• Terry, very glad to hear it! Two of our members are working on an article which touches briefly on the movements of this family and others, this will appear in the latest issue of our newsletter. Look for it this month! Also, and this goes out to everyone, there are two boxes underneath “Post Comment” that can be check marked at the bottom of the comment form. If you check these *before* hitting the post comment button, you’ll get an email notifying you of replies to your comment or new posts to the page. I’m off to finish up our listing for Humphrey Hide, which should be out in the next few days. —A

  • Dan,
    Thanks for creating this great clearinghouse on Hydes. I am not one myself (at least no research to date has found any), but my Baker line was closely related to, and interacted closely with, a Hyde family in New York state in the 1800s.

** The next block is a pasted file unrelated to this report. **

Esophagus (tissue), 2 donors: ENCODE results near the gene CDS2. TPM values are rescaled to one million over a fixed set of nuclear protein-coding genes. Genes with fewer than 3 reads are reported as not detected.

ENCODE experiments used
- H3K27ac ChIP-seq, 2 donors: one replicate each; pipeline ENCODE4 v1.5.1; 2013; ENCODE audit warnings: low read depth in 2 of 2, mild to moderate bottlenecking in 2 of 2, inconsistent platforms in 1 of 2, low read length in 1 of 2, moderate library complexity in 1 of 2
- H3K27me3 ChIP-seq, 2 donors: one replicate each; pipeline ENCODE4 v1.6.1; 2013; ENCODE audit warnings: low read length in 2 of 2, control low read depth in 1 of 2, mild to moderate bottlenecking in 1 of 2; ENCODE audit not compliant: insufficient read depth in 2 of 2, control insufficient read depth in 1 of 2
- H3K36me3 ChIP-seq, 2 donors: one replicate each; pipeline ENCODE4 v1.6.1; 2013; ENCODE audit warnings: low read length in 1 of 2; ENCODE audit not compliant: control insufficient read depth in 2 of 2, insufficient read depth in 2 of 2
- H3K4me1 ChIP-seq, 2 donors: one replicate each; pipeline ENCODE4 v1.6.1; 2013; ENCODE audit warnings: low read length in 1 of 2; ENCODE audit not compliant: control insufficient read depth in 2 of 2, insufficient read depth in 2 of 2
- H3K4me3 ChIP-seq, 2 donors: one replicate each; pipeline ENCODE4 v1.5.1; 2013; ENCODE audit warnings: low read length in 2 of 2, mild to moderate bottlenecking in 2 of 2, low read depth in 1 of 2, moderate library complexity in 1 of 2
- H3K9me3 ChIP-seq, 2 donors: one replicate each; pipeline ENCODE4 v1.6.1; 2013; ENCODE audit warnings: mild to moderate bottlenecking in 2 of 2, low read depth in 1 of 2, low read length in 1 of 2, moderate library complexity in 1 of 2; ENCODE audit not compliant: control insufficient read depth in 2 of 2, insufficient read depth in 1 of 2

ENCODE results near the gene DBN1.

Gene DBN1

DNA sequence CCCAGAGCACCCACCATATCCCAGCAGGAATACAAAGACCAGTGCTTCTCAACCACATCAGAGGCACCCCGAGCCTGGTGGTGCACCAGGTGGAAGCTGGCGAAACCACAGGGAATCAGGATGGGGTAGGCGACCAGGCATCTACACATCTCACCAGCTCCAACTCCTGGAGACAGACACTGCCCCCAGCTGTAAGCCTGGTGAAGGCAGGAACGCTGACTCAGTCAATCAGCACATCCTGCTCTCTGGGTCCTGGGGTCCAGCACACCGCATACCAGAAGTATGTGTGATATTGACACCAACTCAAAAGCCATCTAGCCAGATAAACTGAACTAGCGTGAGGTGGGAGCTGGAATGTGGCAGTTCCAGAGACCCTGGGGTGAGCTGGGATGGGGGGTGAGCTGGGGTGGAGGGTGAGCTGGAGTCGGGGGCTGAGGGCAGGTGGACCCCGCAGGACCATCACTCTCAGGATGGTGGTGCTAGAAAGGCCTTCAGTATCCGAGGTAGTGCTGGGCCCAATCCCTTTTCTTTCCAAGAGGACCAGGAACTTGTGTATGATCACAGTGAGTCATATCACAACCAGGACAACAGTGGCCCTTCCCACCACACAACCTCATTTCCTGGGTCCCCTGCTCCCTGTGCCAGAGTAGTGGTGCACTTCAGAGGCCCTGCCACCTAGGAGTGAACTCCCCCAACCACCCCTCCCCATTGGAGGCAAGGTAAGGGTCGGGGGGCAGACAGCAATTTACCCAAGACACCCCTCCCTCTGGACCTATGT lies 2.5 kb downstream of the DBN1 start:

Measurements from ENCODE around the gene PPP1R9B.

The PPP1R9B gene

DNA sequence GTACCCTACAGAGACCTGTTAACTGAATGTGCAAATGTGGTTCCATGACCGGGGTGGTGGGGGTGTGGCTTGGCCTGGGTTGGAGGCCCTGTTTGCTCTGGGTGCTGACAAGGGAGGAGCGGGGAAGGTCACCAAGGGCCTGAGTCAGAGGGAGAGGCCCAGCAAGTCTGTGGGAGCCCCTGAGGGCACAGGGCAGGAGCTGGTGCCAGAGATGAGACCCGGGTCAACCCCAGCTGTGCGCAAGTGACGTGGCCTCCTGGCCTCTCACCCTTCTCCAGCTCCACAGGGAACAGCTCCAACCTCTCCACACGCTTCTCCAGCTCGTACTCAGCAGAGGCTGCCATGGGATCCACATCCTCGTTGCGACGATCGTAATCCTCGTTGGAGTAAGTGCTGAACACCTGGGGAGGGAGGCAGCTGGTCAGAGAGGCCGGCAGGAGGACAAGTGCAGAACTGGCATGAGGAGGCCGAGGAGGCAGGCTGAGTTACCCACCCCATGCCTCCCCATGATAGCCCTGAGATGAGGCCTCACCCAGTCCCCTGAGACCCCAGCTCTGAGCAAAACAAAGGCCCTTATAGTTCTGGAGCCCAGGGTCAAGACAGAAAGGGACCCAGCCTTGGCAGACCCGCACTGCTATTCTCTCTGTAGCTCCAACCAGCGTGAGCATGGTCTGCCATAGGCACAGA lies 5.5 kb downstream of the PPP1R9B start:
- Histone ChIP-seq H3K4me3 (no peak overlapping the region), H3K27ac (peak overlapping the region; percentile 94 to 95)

My brick wall is with my own family, and I thought perhaps the Hyde cousins might provide a clue to opening that up. In the process I figured I’d add to the knowledge of your own members with the Hyde research I’ve done.
    On 3 Dec 1806 a fellow name Eri Hyde married Pamelia Keyes in Essex, VT. I would guess he was born in the early 1780s. (My connection arises with Pamelia’s younger sister, Elizabeth, who married Samuel Baker there almost exactly a year later.) The Keyes girls were daughters of Joseph Annis Keyes and Eleanor Wood. The Keyes family had deep roots in Bolton, MA, and migrated to NH and then to VT in the final decade or two of the 18th century.
    Eri and Pamelia Hyde had four children, all probably born in the Burlington, VT, area. They migrated to Rushford, in south central NY, in about 1830.